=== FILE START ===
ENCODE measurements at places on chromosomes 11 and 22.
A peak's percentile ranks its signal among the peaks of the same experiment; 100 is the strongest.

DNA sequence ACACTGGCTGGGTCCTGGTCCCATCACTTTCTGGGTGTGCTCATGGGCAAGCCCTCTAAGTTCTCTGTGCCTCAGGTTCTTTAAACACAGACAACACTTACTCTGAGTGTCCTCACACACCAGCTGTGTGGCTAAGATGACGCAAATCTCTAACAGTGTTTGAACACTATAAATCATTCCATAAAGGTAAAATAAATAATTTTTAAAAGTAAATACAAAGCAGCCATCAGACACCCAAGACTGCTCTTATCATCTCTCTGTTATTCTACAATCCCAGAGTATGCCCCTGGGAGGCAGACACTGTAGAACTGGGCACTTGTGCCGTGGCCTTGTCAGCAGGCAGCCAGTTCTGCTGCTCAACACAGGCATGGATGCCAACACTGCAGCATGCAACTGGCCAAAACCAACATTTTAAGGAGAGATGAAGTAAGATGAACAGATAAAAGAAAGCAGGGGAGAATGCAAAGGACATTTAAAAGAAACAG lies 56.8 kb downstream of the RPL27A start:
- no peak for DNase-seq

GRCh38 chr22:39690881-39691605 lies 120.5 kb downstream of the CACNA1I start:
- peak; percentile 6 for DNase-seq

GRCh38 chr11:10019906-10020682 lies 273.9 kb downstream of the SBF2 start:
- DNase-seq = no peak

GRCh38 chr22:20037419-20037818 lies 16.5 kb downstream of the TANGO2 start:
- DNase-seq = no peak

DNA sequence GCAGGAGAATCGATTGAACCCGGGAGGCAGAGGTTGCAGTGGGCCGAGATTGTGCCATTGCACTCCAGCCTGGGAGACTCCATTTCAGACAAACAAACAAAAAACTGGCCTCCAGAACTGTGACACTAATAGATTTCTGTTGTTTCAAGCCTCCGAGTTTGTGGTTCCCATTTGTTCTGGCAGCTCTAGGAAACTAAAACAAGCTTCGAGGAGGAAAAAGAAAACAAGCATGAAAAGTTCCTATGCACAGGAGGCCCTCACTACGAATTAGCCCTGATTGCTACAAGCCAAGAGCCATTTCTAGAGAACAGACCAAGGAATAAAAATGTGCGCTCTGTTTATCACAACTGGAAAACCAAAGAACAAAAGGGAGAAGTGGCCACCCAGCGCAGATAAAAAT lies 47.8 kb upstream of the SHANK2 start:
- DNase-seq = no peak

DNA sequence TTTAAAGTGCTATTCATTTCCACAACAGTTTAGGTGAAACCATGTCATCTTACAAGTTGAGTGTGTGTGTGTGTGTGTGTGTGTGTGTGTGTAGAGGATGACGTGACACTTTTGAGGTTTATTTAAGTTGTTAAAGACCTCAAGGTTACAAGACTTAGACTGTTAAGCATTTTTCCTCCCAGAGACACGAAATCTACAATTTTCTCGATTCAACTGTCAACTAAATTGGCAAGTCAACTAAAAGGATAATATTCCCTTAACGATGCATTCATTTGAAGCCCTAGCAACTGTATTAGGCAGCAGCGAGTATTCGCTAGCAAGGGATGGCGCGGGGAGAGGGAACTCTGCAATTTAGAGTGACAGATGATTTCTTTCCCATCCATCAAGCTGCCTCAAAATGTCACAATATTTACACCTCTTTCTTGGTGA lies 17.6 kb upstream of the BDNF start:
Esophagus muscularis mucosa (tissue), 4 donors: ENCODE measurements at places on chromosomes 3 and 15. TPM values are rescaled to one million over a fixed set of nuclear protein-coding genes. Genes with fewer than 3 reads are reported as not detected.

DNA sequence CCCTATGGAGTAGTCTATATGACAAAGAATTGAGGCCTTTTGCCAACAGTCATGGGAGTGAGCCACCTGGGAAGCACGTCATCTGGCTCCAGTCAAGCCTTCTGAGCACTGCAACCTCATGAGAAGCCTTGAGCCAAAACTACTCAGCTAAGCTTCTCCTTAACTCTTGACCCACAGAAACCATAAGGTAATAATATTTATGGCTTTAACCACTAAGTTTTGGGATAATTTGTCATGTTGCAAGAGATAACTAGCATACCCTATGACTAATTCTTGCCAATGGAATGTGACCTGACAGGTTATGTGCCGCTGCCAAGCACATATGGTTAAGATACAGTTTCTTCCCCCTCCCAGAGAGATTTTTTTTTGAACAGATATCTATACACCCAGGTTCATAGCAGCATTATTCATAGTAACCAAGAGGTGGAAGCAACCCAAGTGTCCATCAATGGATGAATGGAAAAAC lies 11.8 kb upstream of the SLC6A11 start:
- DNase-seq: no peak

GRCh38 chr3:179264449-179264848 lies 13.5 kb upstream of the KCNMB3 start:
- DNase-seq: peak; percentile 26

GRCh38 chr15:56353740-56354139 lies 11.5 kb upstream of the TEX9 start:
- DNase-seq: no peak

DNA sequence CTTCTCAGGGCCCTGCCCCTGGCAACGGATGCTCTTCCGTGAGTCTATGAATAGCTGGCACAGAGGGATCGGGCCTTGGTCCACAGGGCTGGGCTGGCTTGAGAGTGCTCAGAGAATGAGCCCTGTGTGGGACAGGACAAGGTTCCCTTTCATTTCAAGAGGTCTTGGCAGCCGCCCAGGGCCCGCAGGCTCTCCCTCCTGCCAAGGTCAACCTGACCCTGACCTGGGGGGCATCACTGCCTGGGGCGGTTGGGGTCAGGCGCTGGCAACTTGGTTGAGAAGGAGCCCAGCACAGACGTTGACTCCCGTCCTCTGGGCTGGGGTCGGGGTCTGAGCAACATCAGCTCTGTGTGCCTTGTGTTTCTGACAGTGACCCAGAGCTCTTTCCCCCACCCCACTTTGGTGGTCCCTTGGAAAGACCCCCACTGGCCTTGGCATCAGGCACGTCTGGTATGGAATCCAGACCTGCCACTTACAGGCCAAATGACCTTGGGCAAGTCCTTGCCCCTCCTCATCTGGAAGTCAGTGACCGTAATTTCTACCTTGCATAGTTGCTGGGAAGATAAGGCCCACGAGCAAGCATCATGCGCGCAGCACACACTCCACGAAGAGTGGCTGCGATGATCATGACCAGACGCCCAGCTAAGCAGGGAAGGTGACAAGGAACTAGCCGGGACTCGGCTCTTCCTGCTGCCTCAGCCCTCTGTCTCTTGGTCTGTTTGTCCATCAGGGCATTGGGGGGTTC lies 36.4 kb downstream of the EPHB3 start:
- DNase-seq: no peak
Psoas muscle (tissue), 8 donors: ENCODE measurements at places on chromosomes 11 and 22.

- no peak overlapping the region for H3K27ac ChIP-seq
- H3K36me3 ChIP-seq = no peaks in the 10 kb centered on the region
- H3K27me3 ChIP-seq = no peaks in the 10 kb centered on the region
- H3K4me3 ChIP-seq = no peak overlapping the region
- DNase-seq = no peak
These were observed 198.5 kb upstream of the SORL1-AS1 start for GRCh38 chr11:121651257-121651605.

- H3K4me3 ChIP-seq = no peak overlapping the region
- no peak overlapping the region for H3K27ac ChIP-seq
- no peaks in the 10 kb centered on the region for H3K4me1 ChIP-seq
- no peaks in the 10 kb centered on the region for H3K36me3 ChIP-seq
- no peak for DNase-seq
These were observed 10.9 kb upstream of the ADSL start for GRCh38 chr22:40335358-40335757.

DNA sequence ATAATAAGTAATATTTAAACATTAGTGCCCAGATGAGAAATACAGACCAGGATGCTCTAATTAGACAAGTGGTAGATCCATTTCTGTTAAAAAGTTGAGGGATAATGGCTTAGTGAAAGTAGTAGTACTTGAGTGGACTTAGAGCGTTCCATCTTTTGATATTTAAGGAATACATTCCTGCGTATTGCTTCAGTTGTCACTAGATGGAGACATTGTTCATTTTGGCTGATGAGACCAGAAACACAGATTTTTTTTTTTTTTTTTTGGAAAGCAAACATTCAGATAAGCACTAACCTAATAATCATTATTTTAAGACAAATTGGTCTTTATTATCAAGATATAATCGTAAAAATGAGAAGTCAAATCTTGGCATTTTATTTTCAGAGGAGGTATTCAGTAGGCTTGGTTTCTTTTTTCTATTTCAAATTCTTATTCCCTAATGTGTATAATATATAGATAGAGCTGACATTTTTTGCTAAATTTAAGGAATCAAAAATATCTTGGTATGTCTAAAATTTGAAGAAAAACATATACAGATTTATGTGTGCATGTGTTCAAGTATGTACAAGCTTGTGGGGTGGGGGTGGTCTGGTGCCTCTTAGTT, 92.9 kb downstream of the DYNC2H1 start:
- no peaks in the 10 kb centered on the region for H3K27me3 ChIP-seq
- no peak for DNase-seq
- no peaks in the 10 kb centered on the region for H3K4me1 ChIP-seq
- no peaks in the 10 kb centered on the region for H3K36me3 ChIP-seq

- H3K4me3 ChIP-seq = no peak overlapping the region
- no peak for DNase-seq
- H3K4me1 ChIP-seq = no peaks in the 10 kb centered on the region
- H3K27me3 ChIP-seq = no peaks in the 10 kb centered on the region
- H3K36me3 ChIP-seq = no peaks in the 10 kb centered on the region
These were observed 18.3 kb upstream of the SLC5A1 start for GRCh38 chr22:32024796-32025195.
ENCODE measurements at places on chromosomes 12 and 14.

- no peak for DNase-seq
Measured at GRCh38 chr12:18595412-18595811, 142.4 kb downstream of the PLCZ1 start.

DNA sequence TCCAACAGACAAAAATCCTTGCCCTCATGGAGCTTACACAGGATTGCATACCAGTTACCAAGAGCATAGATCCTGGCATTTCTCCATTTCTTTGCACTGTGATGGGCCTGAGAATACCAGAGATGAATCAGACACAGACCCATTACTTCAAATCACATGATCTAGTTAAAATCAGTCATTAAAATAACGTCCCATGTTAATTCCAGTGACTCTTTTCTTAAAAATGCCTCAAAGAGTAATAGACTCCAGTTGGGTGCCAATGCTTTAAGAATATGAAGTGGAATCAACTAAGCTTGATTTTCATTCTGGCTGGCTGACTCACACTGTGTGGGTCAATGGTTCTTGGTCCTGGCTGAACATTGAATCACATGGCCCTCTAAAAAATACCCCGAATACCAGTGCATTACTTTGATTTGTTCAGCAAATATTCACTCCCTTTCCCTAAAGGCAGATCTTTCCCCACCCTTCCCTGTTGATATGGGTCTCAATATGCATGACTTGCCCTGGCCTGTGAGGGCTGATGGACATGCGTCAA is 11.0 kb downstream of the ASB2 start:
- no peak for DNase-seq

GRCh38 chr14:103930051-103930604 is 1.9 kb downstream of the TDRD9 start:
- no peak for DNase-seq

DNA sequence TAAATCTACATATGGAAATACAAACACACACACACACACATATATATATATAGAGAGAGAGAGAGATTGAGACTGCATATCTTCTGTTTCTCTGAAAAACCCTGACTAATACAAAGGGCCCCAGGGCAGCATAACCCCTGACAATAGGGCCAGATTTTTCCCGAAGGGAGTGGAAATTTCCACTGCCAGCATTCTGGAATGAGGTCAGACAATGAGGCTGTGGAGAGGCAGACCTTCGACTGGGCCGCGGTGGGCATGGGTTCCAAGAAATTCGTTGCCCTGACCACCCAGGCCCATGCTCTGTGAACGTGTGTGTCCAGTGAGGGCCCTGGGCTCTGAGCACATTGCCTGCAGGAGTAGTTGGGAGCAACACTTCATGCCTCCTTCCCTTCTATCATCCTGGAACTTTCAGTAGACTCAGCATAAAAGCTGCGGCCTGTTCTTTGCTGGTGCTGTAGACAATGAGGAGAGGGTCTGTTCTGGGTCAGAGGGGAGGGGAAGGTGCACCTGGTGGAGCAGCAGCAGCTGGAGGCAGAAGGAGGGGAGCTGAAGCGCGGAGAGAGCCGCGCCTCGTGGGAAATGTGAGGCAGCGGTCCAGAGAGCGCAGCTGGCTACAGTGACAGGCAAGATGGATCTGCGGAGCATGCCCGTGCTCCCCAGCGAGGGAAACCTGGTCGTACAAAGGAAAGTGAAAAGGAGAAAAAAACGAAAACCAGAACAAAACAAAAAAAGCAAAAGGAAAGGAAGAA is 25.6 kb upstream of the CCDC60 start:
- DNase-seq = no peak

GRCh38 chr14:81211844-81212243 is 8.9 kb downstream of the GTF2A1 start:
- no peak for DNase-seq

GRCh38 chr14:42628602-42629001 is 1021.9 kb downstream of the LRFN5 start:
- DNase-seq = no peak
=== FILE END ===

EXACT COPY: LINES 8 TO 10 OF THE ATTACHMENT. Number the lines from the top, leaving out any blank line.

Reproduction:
- DNase-seq = no peak

GRCh38 chr22:20037419-20037818 lies 16.5 kb downstream of the TANGO2 start:
- DNase-seq = no peak